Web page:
Filmmaker Brian Schiavo freely names Davids Lynch and Cronenberg, along with Guillermo del Toro, as major influences in his work — and in my book that’s pretty impressive name-dropping. By the time he adds Alan Moore’s run on the comic reboot of Swamp Thing I’m well-and-truly hooked. You just know that surrealistic absurdity, chimaerical monstrosities and body horror by way of gruesome transformations of the flesh are going to enter into proceedings somewhere.
Schiavo runs a company called Strangewerks Films that specialises in producing independent horror films. The company’s been around for about three years. Previously, Schiavo was writing scripts on spec, mostly horror, mostly strange, “the kind of stuff you might watch with your buddies”, he says, “assuming they’re a bunch of wasted zombie Shriners who were a bit on the kinky side.” He likes to think of his work as “one part David Lynch to two parts Cronenberg, with a liberal dash of del Toro — add a twist of lime and shake violently”. So obviously he wasn’t getting produced in Hollywood and often felt his rejected scripts were being ripped off by even prominent creators. Becoming a tad disenchanted with the whole process, he decided to go out and make the kind of films he wanted to see for himself. Strangewerks’ first film, The Shriven (featuring Nina, a beautiful woman who can transform into a demonic killing machine and must survive by feeding on human flesh), came out about a year ago on the Shriek Show label.
Undead Backbrain’s news hellhound, Avery Guerra, tracked Schiavo down to get the inside story on Schiavo’s next effort — the messy way if necessary.
Avery Guerra: So what did you want to do after The Shriven?
Brian Schiavo: For our follow-up film, I wanted to “up the ante” in terms of effects, gore, nude people running around and screaming, that sort of thing — but I wanted to stay away from the sort of horror films everyone is tired of: “Guy runs around in a hockey mask/welding mask/William Shatner mask and severs peoples’ arteries for no good reason.” Horror fans are starved for original material — I know I am.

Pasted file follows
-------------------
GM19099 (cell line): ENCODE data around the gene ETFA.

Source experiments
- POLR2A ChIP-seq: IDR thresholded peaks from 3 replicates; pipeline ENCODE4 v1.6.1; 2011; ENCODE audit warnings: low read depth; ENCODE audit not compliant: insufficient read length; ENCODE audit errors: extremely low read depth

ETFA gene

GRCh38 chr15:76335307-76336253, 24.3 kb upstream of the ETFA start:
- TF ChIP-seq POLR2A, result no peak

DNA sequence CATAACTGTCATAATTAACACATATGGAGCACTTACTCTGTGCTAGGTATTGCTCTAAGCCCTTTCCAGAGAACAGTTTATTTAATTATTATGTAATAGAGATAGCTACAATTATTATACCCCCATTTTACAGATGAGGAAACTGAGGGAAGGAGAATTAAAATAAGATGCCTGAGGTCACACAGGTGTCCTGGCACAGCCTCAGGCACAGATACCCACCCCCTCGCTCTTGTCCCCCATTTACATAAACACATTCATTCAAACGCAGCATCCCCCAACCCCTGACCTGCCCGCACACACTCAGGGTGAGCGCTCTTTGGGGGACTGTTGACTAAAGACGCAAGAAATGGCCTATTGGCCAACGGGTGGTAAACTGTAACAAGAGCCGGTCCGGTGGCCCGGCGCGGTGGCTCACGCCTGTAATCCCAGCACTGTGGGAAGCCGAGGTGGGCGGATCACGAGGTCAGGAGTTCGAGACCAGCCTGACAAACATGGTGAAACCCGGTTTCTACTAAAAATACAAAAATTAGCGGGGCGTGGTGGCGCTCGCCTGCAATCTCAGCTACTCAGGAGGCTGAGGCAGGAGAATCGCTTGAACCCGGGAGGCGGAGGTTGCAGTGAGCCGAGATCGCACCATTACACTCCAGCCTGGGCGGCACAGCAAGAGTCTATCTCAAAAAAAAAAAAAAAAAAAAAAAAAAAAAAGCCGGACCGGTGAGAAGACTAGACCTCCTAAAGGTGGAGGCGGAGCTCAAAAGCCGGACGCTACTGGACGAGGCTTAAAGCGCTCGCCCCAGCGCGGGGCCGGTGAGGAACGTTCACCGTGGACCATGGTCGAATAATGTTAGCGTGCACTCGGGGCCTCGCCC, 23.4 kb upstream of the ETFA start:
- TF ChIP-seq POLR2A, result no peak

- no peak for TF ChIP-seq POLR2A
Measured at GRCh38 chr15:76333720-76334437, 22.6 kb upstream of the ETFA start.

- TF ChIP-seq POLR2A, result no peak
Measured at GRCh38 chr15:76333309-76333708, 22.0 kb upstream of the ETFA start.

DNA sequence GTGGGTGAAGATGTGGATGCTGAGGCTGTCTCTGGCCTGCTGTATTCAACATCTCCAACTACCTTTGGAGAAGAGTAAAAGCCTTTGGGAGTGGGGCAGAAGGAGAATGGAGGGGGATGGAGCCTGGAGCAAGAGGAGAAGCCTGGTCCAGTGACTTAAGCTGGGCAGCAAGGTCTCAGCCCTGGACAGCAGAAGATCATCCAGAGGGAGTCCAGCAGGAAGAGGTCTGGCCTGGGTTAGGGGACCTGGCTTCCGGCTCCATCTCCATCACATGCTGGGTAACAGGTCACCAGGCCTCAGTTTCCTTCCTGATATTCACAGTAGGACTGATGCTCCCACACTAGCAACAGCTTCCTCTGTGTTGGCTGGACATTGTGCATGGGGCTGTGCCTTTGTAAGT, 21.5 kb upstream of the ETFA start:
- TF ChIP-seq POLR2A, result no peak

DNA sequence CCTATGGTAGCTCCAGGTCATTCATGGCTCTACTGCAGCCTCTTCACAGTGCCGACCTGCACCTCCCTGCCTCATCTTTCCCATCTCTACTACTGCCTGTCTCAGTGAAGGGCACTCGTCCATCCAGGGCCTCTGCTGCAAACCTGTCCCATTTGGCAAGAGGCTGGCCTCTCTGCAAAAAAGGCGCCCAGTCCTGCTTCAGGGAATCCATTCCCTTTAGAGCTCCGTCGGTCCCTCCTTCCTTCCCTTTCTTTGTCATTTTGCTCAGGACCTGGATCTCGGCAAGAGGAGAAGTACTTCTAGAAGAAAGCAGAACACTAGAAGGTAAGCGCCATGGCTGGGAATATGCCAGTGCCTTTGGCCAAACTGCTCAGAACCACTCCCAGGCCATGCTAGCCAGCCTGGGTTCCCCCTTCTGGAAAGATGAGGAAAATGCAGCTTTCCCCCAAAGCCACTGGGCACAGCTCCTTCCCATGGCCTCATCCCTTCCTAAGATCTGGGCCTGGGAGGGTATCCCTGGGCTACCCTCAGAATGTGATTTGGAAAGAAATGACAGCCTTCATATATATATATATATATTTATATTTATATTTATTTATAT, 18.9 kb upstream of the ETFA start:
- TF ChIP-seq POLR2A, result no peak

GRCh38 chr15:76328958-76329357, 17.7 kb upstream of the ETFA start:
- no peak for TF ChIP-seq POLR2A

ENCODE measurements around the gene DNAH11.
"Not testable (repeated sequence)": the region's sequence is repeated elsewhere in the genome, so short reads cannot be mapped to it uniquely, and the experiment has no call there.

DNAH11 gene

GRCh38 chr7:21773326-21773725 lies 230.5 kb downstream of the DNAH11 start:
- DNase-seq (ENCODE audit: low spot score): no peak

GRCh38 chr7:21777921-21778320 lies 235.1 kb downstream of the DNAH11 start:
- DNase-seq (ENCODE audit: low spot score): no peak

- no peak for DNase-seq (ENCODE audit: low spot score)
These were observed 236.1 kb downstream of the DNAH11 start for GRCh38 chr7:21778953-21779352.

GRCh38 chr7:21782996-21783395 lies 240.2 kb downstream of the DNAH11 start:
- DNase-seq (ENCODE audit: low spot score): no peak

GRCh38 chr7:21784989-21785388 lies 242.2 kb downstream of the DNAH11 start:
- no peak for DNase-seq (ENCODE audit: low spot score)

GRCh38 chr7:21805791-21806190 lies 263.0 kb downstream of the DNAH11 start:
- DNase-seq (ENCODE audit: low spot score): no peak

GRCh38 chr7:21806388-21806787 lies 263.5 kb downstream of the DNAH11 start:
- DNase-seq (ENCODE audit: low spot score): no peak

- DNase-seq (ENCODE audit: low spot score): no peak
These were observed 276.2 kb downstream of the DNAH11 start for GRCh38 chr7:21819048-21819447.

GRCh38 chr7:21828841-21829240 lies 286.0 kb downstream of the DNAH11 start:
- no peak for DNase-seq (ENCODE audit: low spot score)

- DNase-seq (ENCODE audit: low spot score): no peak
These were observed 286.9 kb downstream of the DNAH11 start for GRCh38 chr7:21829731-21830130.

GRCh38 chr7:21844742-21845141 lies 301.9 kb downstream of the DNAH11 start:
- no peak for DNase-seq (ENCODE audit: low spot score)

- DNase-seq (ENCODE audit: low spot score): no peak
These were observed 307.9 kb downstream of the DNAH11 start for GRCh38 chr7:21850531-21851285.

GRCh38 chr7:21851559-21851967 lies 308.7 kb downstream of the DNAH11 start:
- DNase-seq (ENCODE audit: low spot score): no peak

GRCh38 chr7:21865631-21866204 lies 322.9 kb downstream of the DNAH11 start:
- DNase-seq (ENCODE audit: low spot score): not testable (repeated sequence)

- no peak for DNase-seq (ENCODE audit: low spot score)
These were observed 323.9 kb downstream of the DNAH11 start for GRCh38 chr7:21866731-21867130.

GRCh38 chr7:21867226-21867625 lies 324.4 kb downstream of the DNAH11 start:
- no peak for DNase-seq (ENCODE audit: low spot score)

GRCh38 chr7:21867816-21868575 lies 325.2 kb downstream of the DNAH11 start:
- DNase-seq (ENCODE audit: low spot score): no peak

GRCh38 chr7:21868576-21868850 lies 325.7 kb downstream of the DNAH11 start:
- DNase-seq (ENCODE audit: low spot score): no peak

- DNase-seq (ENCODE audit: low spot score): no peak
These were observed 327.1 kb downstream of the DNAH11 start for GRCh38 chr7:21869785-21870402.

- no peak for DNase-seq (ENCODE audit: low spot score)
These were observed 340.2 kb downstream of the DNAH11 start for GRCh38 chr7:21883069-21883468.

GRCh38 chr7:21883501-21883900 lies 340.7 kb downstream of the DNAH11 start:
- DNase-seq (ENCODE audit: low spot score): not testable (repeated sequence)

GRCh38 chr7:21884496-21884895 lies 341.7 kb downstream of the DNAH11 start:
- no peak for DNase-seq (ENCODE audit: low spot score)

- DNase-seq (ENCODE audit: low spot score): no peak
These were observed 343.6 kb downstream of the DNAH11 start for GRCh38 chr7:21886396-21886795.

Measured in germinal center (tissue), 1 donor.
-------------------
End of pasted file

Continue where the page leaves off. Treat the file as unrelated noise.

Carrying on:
As to the exact origin of the film, entitled Lifeform, the idea came out of my fascination with genetic manipulation — it really is the evil genie waiting to leap out of its bottle and bite us on the ass. The real life horrors scientists are probably creating out of our DNA even as we speak will make anything Giger can come up with pale by comparison — and that scares the hell out of me. Then I read about a tiny species of jellyfish that is basically immortal — Turritopsis Nutricula. It can reverse its own aging process and return to a youthful polyp stage when living conditions become difficult, in order to survive — its cells are in flux. I thought: what if a person had this ability? Imagine where that could take us. With that as the basis, I came up with the concept of Lifeform — basically it’s about a scientist that creates transgenic human/animal stem cells that can become anything, in order to save his dying wife. He isolates the gene for transdifferentiation from jellyfish DNA, places it into a human stem cell and injects it into her. Of course she’s saved, but … she becomes a creature that can alter her shape to protect herself. She can grow spikes, tentacles, gills, claws, whatever the situation calls for. At the same time, her intellect becomes subsumed by the animal instinct to survive — and just a few errant cells from her body could doom the Human genome forever. The scary thing is that this will happen one day. They’ll wrest the genetic secrets from this creature and stick them in our bodies — so watch the film and catch a glimpse of our hideous future!
AG: What was your artistic inspiration for Lifeform?
BS: As far as inspirations go, I suppose the usual culprits: Altered States, Cronenberg’s The Fly, From Beyond, Eraserhead, Clive Barker’s Hellraiser and Nightbreed. Films that deal with the issues of transformation and bodily horror, which are essentially asking questions about identity. I love Japanese horror, too, especially the manga work by Junji Ito and his ability to distort the human figure. Another influence is the work Stephen Bissette and Rick Veitch did with Alan Moore on Swamp Thing — the greatest run on a comic ever, if you ask me.